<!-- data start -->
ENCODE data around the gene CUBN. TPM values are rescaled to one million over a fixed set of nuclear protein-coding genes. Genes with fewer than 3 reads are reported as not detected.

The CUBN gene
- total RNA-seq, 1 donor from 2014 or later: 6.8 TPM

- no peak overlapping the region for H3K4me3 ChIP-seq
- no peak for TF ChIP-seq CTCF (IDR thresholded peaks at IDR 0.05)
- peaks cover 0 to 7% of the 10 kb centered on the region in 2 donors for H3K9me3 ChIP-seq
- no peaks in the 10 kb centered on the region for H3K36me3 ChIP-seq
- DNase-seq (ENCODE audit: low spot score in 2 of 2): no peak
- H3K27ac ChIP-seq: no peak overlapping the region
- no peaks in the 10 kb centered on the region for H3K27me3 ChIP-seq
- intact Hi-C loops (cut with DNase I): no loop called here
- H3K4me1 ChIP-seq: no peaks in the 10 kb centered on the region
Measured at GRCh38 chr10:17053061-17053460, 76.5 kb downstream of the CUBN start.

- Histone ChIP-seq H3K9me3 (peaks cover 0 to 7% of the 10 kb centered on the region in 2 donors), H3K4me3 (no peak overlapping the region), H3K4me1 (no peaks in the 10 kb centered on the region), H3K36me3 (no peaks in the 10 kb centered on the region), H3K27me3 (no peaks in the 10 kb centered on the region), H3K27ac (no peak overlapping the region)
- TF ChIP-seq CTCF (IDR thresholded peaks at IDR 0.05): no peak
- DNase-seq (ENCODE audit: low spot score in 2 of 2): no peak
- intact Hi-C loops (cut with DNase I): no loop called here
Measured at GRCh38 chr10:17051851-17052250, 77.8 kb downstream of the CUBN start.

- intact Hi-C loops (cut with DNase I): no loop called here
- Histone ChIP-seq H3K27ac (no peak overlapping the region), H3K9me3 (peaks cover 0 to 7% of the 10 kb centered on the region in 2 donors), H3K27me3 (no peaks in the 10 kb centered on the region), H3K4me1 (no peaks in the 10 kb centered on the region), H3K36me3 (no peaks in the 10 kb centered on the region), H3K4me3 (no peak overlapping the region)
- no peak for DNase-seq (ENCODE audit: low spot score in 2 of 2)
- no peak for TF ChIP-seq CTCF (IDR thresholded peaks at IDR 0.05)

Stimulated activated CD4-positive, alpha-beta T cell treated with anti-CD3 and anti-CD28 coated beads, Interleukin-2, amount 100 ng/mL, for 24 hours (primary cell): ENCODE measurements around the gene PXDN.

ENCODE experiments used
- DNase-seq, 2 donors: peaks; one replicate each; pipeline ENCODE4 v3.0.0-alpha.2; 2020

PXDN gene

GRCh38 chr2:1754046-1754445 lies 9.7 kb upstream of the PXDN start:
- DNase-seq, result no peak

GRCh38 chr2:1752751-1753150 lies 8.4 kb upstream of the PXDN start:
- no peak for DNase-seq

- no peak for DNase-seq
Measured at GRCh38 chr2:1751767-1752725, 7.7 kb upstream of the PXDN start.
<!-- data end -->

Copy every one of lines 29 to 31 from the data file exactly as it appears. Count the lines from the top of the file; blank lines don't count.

GRCh38 chr2:1752751-1753150 lies 8.4 kb upstream of the PXDN start:
- no peak for DNase-seq

- no peak for DNase-seq